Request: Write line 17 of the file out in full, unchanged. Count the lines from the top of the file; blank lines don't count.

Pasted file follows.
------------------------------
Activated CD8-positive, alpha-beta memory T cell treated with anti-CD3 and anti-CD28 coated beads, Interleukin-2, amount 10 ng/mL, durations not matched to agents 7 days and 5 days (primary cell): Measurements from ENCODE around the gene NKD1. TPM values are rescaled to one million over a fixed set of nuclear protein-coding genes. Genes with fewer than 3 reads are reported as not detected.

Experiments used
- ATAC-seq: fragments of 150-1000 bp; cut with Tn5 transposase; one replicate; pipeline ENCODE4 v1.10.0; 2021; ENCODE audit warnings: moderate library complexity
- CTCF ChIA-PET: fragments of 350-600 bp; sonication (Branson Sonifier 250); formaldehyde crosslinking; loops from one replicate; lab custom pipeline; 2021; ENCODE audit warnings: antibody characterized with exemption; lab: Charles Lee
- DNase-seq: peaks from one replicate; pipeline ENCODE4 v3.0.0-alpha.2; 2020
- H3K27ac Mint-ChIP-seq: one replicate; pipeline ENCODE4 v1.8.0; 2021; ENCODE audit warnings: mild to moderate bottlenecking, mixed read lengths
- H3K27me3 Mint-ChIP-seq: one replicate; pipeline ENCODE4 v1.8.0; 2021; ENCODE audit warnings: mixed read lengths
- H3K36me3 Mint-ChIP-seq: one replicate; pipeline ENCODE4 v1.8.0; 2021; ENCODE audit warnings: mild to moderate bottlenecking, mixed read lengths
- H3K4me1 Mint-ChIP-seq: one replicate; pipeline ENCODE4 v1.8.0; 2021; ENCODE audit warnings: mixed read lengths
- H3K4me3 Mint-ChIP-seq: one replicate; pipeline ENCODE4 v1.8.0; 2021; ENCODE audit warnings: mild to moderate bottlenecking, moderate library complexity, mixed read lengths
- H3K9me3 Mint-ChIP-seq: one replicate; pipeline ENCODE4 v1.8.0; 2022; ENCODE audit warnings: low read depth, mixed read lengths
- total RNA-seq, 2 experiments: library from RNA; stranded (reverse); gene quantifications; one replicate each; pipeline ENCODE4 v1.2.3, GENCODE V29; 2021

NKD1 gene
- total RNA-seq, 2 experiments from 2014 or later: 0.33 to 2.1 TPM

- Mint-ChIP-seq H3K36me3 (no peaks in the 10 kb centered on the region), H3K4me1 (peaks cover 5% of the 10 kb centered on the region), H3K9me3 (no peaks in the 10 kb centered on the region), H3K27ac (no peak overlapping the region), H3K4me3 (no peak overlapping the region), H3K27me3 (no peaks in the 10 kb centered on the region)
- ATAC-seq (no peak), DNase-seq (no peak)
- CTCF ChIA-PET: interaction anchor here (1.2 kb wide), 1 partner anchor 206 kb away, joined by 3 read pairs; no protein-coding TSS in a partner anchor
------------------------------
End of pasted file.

- CTCF ChIA-PET: interaction anchor here (1.2 kb wide), 1 partner anchor 206 kb away, joined by 3 read pairs; no protein-coding TSS in a partner anchor